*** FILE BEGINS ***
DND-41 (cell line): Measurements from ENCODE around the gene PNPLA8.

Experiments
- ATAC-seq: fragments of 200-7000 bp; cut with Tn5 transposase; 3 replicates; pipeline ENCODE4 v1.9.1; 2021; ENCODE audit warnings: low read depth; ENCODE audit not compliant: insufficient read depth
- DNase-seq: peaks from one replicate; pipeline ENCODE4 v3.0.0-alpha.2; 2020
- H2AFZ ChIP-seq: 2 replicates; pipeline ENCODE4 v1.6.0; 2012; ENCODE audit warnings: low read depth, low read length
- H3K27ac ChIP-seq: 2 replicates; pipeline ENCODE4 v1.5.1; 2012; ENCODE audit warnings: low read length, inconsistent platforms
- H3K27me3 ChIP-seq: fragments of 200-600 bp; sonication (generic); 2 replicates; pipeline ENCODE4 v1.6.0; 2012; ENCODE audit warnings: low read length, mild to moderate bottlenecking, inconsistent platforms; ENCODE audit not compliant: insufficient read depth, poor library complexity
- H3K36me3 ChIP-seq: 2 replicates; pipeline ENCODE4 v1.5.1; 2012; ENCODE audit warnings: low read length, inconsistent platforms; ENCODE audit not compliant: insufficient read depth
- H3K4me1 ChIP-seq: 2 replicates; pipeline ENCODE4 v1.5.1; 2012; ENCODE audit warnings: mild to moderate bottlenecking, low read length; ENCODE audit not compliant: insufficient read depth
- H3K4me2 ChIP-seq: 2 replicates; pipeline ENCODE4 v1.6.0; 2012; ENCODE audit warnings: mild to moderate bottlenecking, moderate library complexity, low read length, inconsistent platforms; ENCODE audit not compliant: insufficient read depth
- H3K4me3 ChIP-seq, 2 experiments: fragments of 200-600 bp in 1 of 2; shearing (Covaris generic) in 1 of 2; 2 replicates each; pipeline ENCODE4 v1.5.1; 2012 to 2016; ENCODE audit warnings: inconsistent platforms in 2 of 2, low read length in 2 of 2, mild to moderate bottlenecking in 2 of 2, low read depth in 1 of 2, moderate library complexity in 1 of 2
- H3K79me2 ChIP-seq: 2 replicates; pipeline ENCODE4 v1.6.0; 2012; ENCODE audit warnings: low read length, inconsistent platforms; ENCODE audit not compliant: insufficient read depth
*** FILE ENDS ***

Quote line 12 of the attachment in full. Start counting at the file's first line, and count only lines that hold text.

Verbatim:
- H3K79me2 ChIP-seq: 2 replicates; pipeline ENCODE4 v1.6.0; 2012; ENCODE audit warnings: low read length, inconsistent platforms; ENCODE audit not compliant: insufficient read depth